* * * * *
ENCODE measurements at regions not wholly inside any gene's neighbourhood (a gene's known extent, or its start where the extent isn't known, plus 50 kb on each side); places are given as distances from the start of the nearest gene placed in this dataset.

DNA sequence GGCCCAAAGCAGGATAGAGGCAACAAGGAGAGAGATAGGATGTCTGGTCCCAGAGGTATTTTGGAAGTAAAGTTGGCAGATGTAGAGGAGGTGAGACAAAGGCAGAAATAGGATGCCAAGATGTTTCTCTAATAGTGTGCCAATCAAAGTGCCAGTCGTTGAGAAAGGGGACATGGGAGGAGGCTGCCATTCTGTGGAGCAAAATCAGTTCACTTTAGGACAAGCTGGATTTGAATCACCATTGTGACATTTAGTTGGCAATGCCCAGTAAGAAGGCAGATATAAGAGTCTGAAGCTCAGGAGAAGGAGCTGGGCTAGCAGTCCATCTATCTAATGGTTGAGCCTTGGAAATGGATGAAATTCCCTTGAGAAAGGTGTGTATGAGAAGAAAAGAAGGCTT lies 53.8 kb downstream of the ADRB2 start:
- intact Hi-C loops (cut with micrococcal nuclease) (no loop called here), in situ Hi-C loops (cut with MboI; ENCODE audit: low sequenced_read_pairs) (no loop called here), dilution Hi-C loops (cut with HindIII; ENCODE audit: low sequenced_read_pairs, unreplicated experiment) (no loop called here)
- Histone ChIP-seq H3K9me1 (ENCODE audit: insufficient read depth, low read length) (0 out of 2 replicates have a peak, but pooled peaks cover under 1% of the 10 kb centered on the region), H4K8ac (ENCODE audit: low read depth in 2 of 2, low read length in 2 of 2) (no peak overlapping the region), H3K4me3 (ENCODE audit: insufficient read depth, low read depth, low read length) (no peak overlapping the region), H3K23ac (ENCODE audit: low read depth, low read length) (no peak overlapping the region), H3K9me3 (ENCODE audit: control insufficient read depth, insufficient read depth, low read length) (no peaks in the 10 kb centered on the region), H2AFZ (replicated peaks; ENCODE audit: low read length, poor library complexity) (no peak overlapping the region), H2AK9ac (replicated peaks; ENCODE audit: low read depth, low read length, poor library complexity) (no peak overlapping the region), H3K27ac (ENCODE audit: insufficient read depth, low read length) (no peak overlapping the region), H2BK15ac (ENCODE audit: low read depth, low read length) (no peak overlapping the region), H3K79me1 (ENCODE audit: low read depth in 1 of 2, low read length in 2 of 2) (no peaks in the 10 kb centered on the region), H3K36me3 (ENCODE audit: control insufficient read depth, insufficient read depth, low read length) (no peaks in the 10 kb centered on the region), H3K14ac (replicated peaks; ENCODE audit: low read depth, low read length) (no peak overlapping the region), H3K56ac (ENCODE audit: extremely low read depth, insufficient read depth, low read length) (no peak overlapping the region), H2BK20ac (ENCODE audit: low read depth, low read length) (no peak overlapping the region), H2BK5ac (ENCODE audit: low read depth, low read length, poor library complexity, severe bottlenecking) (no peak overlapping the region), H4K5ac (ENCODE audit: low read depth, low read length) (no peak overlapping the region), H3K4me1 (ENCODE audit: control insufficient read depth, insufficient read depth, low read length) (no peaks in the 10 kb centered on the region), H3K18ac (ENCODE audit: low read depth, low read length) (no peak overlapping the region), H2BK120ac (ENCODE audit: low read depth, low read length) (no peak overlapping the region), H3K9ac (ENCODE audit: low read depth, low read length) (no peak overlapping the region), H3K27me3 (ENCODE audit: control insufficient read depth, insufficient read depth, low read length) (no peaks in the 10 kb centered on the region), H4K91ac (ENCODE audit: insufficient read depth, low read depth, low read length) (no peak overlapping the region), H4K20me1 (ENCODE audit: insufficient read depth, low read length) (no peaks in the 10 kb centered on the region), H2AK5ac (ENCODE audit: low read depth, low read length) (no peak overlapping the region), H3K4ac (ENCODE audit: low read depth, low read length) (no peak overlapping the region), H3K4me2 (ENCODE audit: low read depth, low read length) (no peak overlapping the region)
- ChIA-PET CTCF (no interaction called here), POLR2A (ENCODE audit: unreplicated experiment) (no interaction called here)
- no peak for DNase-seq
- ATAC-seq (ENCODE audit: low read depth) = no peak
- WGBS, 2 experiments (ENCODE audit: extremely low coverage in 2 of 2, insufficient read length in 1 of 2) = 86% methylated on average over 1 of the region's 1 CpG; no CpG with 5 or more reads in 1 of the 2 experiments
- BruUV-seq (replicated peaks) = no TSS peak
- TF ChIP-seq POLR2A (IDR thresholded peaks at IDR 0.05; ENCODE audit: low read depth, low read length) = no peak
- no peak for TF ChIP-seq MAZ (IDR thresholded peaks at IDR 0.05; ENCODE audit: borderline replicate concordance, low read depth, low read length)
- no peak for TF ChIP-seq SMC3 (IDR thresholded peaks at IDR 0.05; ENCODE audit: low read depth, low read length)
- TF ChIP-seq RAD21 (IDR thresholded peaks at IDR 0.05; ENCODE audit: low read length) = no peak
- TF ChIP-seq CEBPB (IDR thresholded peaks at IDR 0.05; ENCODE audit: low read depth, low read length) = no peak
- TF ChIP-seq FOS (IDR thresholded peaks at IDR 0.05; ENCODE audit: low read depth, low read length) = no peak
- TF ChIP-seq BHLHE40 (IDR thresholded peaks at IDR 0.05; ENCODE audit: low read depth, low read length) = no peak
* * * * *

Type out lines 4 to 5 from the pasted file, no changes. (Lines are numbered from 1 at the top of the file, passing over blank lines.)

- Histone ChIP-seq H3K9me1 (ENCODE audit: insufficient read depth, low read length) (0 out of 2 replicates have a peak, but pooled peaks cover under 1% of the 10 kb centered on the region), H4K8ac (ENCODE audit: low read depth in 2 of 2, low read length in 2 of 2) (no peak overlapping the region), H3K4me3 (ENCODE audit: insufficient read depth, low read depth, low read length) (no peak overlapping the region), H3K23ac (ENCODE audit: low read depth, low read length) (no peak overlapping the region), H3K9me3 (ENCODE audit: control insufficient read depth, insufficient read depth, low read length) (no peaks in the 10 kb centered on the region), H2AFZ (replicated peaks; ENCODE audit: low read length, poor library complexity) (no peak overlapping the region), H2AK9ac (replicated peaks; ENCODE audit: low read depth, low read length, poor library complexity) (no peak overlapping the region), H3K27ac (ENCODE audit: insufficient read depth, low read length) (no peak overlapping the region), H2BK15ac (ENCODE audit: low read depth, low read length) (no peak overlapping the region), H3K79me1 (ENCODE audit: low read depth in 1 of 2, low read length in 2 of 2) (no peaks in the 10 kb centered on the region), H3K36me3 (ENCODE audit: control insufficient read depth, insufficient read depth, low read length) (no peaks in the 10 kb centered on the region), H3K14ac (replicated peaks; ENCODE audit: low read depth, low read length) (no peak overlapping the region), H3K56ac (ENCODE audit: extremely low read depth, insufficient read depth, low read length) (no peak overlapping the region), H2BK20ac (ENCODE audit: low read depth, low read length) (no peak overlapping the region), H2BK5ac (ENCODE audit: low read depth, low read length, poor library complexity, severe bottlenecking) (no peak overlapping the region), H4K5ac (ENCODE audit: low read depth, low read length) (no peak overlapping the region), H3K4me1 (ENCODE audit: control insufficient read depth, insufficient read depth, low read length) (no peaks in the 10 kb centered on the region), H3K18ac (ENCODE audit: low read depth, low read length) (no peak overlapping the region), H2BK120ac (ENCODE audit: low read depth, low read length) (no peak overlapping the region), H3K9ac (ENCODE audit: low read depth, low read length) (no peak overlapping the region), H3K27me3 (ENCODE audit: control insufficient read depth, insufficient read depth, low read length) (no peaks in the 10 kb centered on the region), H4K91ac (ENCODE audit: insufficient read depth, low read depth, low read length) (no peak overlapping the region), H4K20me1 (ENCODE audit: insufficient read depth, low read length) (no peaks in the 10 kb centered on the region), H2AK5ac (ENCODE audit: low read depth, low read length) (no peak overlapping the region), H3K4ac (ENCODE audit: low read depth, low read length) (no peak overlapping the region), H3K4me2 (ENCODE audit: low read depth, low read length) (no peak overlapping the region)
- ChIA-PET CTCF (no interaction called here), POLR2A (ENCODE audit: unreplicated experiment) (no interaction called here)